- The amount of gas flowing to U.S. liquefied natural gas (LNG) export plants, meanwhile, averaged 11.4 bcfd so far in April, which would top March's monthly record of 10.8 bcfd.
U.S. natural gas futures rose over 2% on Wednesday after dropping to a 10-week low in the prior session as lower prices encourage power generators to burn more gas and less coal to produce electricity and on forecasts for slightly cooler weather later in April.
Front-month gas futures rose 6.4 cents, or 2.6%, to settle at $2.520 per million British thermal units. On Tuesday, the contract closed at its lowest since Jan. 22.
Data provider Refinitiv said output in the Lower 48 U.S. states averaged 92.2 billion cubic feet per day (bcfd) so far in April, up from 91.6 bcfd in March but still well below the record monthly high of 95.4 bcfd in November 2019.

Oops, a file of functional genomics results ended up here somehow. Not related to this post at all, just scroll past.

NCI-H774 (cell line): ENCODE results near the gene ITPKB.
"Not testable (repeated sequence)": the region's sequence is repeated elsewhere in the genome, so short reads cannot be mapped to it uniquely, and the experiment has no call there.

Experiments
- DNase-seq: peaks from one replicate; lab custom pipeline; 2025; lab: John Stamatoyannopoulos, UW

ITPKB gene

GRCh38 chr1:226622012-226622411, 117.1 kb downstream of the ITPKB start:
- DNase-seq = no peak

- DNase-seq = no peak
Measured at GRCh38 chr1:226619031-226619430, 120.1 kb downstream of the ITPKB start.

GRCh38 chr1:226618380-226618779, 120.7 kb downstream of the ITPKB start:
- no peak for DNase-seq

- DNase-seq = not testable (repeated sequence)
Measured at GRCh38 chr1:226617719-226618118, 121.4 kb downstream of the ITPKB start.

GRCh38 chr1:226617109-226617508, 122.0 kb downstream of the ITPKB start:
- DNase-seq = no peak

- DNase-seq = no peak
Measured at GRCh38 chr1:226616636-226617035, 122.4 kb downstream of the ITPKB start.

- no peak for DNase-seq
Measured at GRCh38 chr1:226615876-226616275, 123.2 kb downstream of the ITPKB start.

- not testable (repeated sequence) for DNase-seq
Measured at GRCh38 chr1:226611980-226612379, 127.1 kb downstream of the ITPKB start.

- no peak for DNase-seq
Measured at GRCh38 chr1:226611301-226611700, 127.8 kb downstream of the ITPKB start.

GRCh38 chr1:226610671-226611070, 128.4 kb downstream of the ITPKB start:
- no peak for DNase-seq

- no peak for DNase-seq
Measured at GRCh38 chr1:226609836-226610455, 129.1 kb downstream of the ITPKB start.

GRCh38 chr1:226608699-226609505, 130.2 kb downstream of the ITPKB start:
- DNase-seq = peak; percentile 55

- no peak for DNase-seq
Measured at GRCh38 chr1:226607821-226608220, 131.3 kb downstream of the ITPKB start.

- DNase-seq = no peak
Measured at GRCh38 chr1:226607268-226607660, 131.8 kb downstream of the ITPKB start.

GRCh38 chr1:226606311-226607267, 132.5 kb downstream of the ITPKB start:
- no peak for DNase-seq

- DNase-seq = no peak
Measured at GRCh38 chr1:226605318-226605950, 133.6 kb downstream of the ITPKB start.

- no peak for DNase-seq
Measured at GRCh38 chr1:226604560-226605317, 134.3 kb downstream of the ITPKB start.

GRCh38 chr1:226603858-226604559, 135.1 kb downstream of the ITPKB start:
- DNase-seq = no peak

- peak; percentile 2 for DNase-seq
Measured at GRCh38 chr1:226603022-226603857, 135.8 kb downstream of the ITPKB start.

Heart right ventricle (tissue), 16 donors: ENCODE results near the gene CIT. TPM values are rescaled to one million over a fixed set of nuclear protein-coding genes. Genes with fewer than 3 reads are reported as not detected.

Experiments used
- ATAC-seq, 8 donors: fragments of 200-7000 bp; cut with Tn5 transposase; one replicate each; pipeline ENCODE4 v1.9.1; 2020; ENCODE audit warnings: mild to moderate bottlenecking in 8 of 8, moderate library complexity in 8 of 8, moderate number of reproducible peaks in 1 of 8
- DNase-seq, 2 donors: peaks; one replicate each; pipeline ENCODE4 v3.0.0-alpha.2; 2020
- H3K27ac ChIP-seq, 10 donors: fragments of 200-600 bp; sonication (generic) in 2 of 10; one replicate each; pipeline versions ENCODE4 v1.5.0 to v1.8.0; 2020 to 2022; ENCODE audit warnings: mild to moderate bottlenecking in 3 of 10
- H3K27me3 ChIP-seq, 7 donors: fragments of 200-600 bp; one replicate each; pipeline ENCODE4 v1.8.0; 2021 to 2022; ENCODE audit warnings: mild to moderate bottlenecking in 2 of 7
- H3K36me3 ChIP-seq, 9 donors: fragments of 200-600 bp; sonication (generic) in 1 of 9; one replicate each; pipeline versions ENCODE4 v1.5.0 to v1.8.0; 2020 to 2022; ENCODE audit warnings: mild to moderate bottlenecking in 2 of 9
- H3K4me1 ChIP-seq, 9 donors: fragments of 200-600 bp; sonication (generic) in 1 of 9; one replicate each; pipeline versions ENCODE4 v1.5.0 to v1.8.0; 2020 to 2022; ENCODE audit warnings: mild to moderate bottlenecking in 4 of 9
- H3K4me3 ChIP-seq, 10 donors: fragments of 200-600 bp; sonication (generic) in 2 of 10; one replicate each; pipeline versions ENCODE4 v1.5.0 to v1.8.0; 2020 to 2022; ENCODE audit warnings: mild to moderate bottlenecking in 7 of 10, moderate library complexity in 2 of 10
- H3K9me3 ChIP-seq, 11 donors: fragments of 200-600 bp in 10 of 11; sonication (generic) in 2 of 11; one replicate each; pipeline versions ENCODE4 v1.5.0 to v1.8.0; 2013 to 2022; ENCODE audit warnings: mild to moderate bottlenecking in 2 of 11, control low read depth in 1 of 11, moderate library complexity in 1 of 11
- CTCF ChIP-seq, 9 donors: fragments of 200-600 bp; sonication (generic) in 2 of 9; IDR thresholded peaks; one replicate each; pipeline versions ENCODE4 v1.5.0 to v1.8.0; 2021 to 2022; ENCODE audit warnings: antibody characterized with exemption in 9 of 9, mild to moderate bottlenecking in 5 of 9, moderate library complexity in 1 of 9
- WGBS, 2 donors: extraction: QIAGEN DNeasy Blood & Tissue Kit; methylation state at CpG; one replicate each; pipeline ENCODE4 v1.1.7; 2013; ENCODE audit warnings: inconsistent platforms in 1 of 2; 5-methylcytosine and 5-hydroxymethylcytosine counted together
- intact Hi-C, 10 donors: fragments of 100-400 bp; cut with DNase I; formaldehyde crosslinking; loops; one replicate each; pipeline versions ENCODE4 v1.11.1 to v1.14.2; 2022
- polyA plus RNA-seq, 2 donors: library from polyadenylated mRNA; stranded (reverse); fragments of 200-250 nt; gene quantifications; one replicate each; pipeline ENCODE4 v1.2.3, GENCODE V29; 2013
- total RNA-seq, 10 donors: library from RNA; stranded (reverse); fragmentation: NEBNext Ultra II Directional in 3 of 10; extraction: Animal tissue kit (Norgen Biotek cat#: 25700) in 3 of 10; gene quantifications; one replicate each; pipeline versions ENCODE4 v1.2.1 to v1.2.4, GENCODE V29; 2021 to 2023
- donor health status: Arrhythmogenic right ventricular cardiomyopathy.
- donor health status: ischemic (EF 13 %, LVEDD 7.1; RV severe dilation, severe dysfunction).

Refinitiv projected average gas demand, including exports, would rise from 89.7 bcfd this week to 90.2 bcfd next week as low gas prices prompt power generators to burn more gas and less coal. That demand is a little higher than Refinitiv projected on Tuesday.
The amount of gas flowing to U.S. liquefied natural gas (LNG) export plants, meanwhile, averaged 11.4 bcfd so far in April, which would top March's monthly record of 10.8 bcfd.
Buyers around the world continue to purchase near-record amounts of U.S. gas because prices in Europe and Asia remain high enough to cover the cost of buying and transporting the U.S. fuel across the ocean.
Traders, however, noted U.S. LNG exports cannot rise much more until new units enter service in 2022, since the United States only has the capacity to export about 10.5 bcfd of gas as LNG.
LNG plants pull in a little more gas than they export since they use some of the fuel to run the facility.
Traders also noted LNG feedgas would likely decline over the next week or two as liquefaction units and/or pipelines feeding them shut for routine spring maintenance at Cheniere Energy Inc's Corpus Christi in Texas and Cameron LNG's plant in Louisiana.